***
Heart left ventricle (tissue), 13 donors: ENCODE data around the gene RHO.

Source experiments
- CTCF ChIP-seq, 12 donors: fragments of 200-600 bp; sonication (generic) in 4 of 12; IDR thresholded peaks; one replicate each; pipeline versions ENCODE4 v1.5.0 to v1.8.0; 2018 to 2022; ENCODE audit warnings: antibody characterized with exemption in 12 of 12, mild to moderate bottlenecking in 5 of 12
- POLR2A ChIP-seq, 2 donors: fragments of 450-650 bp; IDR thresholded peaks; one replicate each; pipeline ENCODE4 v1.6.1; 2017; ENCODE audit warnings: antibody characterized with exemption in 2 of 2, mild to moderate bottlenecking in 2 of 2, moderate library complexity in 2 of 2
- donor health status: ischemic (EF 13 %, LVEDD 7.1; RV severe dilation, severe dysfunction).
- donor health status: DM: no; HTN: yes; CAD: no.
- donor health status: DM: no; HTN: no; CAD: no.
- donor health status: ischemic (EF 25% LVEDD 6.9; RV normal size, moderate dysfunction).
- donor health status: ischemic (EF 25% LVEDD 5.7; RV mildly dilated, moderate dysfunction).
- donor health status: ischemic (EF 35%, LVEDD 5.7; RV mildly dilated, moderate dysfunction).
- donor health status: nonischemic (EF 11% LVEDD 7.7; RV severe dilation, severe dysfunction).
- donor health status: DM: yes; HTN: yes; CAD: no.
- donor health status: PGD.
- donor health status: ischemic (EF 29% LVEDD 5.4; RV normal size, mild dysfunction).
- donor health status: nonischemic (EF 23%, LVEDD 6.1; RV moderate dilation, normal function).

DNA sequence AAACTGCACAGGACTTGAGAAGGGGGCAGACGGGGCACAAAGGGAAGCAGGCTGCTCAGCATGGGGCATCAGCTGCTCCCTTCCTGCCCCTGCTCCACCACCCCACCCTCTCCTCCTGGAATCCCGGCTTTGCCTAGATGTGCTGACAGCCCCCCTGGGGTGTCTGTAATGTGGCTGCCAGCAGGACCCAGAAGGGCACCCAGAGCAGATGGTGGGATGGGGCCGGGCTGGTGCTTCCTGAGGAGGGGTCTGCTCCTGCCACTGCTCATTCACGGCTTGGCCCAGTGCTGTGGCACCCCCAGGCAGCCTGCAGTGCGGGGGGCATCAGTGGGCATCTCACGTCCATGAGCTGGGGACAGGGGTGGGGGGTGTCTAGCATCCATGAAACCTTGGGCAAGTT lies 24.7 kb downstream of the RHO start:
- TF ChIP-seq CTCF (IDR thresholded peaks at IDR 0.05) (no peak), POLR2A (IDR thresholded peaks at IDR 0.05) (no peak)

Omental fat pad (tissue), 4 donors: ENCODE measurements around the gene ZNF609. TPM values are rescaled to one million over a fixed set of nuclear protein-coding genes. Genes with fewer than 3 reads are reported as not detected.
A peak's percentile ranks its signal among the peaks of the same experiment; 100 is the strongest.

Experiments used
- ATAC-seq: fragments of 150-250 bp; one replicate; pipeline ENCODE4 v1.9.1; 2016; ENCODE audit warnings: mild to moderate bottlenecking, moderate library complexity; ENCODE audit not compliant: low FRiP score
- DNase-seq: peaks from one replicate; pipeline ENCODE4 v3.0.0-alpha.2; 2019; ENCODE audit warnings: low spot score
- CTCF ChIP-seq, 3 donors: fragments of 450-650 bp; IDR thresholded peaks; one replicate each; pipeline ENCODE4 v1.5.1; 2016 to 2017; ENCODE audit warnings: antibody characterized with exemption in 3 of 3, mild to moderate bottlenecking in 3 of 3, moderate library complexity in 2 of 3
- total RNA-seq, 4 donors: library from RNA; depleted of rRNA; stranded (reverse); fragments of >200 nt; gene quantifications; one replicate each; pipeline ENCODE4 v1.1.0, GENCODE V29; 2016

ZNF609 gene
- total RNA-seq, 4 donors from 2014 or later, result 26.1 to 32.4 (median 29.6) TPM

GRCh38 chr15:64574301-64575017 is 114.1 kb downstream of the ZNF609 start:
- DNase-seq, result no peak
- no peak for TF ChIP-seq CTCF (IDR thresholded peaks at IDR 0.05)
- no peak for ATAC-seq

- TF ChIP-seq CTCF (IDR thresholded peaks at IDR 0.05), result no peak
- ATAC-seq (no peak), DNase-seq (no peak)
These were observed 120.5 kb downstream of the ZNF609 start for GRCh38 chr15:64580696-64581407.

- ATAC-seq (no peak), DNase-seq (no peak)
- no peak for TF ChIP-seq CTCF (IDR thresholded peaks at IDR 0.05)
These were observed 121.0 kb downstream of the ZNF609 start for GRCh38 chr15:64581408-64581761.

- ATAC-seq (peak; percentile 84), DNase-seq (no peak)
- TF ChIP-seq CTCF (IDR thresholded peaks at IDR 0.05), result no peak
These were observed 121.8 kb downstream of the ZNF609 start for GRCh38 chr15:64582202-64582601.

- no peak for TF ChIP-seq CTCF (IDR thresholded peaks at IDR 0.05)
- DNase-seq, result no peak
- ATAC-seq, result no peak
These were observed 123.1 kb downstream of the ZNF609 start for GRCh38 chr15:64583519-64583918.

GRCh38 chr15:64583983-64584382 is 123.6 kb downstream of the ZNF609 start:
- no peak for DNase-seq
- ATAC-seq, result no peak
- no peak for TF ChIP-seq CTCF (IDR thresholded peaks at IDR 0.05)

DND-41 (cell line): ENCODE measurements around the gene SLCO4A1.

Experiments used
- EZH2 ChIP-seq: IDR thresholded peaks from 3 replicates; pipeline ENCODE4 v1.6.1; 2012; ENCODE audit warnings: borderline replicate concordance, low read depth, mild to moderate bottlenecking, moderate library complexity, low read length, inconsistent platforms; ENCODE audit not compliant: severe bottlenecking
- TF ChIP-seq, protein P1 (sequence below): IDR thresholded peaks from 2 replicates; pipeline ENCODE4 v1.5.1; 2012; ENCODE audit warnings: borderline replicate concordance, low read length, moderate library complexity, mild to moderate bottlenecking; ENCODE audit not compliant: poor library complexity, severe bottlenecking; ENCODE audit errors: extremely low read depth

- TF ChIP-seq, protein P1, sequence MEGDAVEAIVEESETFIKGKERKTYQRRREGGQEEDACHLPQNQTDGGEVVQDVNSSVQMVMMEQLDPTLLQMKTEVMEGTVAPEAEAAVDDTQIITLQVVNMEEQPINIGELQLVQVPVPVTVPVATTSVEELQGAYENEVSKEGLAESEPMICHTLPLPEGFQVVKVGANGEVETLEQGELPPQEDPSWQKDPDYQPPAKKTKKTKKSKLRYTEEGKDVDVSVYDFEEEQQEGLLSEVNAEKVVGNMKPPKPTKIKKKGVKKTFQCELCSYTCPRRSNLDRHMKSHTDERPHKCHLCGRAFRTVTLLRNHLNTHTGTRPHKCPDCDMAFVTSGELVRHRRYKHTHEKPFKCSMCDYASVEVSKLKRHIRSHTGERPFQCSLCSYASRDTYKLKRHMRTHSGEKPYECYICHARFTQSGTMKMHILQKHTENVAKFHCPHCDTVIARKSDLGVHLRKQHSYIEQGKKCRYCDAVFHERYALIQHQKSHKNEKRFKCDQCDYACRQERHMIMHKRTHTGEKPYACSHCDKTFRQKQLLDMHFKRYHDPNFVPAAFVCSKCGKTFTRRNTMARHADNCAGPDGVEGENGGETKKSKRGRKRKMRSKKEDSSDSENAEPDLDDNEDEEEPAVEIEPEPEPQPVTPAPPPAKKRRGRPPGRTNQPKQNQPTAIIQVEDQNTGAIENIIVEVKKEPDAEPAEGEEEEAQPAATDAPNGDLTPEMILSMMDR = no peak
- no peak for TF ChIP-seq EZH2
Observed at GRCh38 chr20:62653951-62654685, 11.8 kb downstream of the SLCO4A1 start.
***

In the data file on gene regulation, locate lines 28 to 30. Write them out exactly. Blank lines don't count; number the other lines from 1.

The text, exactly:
- DNase-seq, result no peak
- no peak for TF ChIP-seq CTCF (IDR thresholded peaks at IDR 0.05)
- no peak for ATAC-seq